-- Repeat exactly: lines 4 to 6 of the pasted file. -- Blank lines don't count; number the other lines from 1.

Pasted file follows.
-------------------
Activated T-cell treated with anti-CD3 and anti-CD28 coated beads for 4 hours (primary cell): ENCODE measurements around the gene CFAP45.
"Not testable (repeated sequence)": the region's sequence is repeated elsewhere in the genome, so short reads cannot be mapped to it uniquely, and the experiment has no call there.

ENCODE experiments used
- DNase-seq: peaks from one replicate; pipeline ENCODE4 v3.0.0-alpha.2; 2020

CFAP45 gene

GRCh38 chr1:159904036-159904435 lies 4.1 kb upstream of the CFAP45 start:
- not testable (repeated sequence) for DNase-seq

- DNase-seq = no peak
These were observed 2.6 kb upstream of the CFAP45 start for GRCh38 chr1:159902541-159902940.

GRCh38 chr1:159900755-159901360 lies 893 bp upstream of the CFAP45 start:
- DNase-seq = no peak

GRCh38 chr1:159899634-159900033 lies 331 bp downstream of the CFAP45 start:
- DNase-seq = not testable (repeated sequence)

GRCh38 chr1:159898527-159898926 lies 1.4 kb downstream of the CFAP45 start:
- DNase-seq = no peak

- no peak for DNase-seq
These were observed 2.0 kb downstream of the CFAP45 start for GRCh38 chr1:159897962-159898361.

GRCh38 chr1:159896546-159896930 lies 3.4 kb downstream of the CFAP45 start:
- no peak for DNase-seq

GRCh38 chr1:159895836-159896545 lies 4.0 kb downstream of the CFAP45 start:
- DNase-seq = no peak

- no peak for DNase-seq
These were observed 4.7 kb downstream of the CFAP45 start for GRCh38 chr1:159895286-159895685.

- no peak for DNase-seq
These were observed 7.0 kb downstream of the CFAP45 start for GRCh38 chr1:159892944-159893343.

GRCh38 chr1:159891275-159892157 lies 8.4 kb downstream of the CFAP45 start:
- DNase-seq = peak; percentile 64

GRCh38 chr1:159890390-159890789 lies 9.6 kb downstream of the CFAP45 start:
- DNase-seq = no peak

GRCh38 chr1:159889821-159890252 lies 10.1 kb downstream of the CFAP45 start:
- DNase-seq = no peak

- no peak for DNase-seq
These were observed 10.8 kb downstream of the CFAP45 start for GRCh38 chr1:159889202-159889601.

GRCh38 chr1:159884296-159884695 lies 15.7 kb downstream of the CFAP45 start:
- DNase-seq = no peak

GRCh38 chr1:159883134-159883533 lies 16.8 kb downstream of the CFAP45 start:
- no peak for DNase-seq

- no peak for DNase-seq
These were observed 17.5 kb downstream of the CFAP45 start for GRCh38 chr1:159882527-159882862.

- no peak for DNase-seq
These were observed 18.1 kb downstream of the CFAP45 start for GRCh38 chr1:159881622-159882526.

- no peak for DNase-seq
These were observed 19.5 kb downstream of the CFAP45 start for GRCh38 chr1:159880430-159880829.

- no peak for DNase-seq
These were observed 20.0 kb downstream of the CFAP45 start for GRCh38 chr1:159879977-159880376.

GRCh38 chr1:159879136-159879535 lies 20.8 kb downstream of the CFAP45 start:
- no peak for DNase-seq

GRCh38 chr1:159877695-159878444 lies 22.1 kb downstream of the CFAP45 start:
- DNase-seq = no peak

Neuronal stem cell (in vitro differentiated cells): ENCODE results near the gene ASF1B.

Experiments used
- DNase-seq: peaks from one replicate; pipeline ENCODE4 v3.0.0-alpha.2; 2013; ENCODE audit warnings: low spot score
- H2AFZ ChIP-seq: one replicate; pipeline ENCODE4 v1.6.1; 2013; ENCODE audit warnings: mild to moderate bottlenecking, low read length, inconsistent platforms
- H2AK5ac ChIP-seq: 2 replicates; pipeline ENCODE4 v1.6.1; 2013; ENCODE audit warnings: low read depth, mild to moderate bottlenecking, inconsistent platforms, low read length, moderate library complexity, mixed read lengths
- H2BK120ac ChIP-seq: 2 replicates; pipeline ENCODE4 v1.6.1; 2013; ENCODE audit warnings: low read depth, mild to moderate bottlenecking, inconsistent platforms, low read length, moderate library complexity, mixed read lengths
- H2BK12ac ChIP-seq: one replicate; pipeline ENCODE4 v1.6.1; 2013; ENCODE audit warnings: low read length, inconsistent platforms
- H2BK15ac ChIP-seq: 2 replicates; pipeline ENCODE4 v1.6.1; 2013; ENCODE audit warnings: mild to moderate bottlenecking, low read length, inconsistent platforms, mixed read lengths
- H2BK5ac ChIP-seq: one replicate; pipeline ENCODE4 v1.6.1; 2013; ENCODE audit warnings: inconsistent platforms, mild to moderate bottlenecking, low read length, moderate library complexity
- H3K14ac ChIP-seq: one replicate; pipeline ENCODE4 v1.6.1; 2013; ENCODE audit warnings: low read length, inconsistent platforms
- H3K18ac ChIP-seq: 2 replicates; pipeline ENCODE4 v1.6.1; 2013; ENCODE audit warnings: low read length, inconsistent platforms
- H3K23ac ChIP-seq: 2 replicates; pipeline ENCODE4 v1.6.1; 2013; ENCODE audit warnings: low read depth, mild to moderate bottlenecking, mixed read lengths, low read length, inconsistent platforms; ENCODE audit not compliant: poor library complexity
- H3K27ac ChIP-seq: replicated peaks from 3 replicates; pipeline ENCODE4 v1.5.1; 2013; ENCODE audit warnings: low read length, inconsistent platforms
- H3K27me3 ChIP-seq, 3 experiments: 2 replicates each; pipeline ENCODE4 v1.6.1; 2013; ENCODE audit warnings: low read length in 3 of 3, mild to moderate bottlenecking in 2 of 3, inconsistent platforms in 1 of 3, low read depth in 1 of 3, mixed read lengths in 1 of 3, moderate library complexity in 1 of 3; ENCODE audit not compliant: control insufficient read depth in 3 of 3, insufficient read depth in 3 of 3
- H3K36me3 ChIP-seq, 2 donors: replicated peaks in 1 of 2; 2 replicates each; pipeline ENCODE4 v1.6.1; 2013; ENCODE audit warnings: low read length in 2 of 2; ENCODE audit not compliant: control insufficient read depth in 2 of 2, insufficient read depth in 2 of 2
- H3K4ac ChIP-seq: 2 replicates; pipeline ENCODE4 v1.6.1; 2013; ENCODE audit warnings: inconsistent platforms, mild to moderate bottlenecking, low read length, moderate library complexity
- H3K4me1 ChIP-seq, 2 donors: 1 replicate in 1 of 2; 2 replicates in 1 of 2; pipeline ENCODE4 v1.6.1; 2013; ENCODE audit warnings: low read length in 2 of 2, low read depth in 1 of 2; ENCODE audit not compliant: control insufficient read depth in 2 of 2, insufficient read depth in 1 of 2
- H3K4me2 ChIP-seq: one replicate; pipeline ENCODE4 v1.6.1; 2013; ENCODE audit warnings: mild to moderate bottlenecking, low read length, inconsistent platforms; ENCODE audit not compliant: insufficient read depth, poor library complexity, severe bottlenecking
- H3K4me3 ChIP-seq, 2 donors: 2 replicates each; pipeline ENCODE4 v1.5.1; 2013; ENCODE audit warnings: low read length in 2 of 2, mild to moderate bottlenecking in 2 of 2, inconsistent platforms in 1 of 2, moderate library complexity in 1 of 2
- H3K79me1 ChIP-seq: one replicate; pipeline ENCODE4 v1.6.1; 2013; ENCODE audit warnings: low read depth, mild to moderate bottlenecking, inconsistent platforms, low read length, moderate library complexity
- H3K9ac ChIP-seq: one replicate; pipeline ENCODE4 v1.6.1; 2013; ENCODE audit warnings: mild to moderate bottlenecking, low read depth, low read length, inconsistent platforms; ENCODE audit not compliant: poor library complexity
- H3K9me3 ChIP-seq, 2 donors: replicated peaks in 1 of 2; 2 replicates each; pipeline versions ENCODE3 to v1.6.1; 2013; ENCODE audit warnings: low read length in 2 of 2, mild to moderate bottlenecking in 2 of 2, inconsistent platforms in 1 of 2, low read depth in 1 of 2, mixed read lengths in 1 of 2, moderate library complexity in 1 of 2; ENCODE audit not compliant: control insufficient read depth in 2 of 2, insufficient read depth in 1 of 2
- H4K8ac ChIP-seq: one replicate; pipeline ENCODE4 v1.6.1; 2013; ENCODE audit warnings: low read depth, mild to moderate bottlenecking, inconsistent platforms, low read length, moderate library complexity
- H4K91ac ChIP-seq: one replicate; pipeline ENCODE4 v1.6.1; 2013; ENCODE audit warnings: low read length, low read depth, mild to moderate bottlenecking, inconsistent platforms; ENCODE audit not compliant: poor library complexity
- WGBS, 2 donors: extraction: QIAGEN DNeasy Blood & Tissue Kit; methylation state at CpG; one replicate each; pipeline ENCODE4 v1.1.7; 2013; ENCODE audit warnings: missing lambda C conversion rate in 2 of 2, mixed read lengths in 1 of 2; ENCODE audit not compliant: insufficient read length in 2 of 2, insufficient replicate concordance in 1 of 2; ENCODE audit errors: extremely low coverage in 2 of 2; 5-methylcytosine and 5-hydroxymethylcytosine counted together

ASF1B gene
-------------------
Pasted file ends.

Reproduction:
- DNase-seq: peaks from one replicate; pipeline ENCODE4 v3.0.0-alpha.2; 2020

CFAP45 gene

GRCh38 chr1:159904036-159904435 lies 4.1 kb upstream of the CFAP45 start: